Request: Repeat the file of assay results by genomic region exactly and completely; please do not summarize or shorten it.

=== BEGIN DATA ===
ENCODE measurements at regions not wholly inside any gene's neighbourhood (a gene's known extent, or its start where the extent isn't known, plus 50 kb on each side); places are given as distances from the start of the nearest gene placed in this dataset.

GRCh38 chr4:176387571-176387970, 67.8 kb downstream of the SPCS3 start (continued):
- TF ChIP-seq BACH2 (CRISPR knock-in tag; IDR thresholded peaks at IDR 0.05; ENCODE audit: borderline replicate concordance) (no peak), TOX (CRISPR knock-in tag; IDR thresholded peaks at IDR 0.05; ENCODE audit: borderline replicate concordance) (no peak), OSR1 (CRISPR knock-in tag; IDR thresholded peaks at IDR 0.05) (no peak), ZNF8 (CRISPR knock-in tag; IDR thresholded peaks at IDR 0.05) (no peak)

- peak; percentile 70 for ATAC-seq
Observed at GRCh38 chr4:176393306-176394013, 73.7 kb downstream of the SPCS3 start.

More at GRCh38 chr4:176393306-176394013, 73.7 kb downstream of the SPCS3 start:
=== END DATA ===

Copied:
ENCODE measurements at regions not wholly inside any gene's neighbourhood (a gene's known extent, or its start where the extent isn't known, plus 50 kb on each side); places are given as distances from the start of the nearest gene placed in this dataset.

GRCh38 chr4:176387571-176387970, 67.8 kb downstream of the SPCS3 start (continued):
- TF ChIP-seq BACH2 (CRISPR knock-in tag; IDR thresholded peaks at IDR 0.05; ENCODE audit: borderline replicate concordance) (no peak), TOX (CRISPR knock-in tag; IDR thresholded peaks at IDR 0.05; ENCODE audit: borderline replicate concordance) (no peak), OSR1 (CRISPR knock-in tag; IDR thresholded peaks at IDR 0.05) (no peak), ZNF8 (CRISPR knock-in tag; IDR thresholded peaks at IDR 0.05) (no peak)

- peak; percentile 70 for ATAC-seq
Observed at GRCh38 chr4:176393306-176394013, 73.7 kb downstream of the SPCS3 start.

More at GRCh38 chr4:176393306-176394013, 73.7 kb downstream of the SPCS3 start: